Aging is still an inevitable fact of life, but maybe not for much longer.
While it may be a little premature to declare the search for the elixir of youth over, a remarkable milestone in the quest to abolish death and aging may have just been reached. According to a new study in the journal Science, a vitamin called nicotinamide riboside (NR) has the capacity to stimulate the regeneration of lost muscle tissue in elderly mice, while also increasing their lifespan.
Speaking about this apparent breakthrough, lead researcher Johan Auwerx explained that “this work could have very important implications in the field of regenerative medicine,” adding that it may one day be possible to bypass surgery and repair the body with a dietary supplement.
Like all other animals, as we go through life we constantly lose cells through a process called senescence, also known as cell death. However, rather than simply wasting away, our bodies replenish these cells by stimulating stem cells to develop and specialize.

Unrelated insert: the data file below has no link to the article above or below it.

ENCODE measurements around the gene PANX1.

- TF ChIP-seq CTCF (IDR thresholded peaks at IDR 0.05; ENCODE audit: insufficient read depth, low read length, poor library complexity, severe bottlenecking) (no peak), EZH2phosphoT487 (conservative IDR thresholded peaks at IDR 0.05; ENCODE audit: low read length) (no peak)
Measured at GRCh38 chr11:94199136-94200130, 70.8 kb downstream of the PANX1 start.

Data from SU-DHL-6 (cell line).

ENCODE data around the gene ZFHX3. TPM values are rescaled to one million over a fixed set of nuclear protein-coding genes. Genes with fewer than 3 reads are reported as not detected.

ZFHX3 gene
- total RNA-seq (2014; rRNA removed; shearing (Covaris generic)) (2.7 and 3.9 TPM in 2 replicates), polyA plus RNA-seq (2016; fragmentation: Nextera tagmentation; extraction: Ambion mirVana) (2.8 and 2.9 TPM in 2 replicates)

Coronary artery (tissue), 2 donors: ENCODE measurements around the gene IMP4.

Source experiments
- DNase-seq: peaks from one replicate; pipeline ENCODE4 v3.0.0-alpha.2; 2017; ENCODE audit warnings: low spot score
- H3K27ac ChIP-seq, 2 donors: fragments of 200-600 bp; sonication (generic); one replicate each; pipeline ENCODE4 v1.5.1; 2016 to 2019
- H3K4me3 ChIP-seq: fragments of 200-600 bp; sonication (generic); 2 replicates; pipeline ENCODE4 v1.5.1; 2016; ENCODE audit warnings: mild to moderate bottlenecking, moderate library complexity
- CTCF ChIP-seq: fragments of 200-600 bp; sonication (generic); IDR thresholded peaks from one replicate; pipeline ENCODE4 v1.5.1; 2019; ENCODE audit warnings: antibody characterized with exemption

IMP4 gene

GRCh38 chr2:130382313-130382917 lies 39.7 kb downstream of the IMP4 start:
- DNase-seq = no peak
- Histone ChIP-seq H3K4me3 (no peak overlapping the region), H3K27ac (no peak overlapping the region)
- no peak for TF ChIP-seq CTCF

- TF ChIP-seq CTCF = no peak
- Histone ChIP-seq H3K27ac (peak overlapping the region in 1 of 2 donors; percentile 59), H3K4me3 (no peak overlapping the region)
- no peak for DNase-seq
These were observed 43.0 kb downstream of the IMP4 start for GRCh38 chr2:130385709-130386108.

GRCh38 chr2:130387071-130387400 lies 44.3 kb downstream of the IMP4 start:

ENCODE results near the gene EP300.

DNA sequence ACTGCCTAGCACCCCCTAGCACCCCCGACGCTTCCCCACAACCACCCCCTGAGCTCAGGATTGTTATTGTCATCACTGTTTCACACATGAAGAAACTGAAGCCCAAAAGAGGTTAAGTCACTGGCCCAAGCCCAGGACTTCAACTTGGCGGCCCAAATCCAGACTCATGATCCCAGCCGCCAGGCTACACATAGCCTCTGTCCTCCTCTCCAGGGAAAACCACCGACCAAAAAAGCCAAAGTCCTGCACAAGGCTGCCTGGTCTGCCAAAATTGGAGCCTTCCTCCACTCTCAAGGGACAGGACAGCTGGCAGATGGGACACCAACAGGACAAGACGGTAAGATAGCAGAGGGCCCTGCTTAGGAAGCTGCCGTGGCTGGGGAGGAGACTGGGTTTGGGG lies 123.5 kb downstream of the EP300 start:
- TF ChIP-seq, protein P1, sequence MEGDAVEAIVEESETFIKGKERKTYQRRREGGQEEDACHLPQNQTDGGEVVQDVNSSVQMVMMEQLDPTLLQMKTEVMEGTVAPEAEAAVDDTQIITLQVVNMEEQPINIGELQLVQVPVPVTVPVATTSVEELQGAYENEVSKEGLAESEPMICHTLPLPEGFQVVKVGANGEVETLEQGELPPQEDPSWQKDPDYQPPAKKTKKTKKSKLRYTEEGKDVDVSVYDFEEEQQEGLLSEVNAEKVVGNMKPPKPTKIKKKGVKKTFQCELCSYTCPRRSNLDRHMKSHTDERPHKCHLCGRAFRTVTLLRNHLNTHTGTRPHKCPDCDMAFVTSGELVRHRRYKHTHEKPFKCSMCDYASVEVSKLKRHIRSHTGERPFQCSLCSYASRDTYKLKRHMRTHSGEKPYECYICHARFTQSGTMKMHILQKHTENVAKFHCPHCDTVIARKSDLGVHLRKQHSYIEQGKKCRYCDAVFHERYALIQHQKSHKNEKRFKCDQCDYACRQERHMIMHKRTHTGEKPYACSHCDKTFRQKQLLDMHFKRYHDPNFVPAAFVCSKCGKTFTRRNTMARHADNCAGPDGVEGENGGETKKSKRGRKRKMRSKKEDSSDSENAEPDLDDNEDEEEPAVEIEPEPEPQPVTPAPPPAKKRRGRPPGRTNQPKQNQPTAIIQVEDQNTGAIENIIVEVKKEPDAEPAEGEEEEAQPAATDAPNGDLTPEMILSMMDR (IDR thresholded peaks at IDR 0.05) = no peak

As a consequence of our mortal nature, though, this ability to regenerate slowly decreases over time, resulting in our ultimate demise. Scientists interested in overcoming the finiteness of human life are therefore forever looking for ways to kick-start this process once it begins to slow down, and an international group of researchers may have now solved at least one piece of the puzzle.
According to the team, the key appears to lie in our mitochondria. Often referred to as the “powerhouse” of our cells, these small organelles generate the energy required for a wide variety of cellular processes. The development of stem cells into specialized cells, for instance, relies on energy produced by mitochondria.